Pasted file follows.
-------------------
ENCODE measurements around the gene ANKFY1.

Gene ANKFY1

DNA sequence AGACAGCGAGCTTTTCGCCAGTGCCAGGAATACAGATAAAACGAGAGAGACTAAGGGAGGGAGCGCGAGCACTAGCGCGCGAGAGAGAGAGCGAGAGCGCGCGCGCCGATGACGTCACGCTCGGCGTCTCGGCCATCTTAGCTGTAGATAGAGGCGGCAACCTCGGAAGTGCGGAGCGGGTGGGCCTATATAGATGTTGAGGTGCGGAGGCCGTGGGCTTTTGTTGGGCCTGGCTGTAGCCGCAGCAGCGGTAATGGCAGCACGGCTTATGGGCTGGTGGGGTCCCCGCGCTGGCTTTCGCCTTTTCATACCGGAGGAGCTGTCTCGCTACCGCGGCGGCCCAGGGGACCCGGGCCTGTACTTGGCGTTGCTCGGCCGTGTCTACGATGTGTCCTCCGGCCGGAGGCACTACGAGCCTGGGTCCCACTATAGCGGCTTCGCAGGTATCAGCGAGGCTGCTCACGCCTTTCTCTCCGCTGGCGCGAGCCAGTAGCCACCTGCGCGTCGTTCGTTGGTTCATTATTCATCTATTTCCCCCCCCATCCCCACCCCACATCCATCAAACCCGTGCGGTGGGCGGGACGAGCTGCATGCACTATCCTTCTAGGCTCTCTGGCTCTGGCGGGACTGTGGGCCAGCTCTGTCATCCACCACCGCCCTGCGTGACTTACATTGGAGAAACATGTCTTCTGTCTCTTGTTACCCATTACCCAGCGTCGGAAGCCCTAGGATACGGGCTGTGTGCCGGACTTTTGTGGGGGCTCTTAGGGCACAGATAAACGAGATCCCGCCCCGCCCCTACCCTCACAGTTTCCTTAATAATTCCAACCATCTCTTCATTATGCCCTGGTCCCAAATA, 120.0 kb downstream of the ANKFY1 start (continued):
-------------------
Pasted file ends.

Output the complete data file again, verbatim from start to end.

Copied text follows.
ENCODE measurements around the gene ANKFY1.

Gene ANKFY1

DNA sequence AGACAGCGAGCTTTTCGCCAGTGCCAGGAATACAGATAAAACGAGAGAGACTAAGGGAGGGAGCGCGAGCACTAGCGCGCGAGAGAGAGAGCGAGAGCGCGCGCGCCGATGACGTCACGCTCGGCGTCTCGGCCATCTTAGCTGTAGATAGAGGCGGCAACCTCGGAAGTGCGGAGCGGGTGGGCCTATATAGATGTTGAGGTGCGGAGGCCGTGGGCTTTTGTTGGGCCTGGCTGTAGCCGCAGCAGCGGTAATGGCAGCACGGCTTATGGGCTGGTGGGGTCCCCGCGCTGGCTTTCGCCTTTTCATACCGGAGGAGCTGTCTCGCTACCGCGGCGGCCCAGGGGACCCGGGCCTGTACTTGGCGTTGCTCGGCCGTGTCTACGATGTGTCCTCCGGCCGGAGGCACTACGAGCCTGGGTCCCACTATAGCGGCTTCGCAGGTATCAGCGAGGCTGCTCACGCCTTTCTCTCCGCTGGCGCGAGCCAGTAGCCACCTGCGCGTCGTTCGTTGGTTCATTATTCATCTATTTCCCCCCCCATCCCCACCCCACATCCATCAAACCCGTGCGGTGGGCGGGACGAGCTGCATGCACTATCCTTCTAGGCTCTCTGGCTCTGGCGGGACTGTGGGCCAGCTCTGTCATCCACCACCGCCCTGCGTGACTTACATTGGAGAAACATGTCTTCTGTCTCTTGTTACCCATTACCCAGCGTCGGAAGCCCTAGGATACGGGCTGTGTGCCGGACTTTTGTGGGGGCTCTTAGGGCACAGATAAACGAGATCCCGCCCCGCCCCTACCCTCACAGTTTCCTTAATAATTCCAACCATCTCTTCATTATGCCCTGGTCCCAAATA, 120.0 kb downstream of the ANKFY1 start (continued):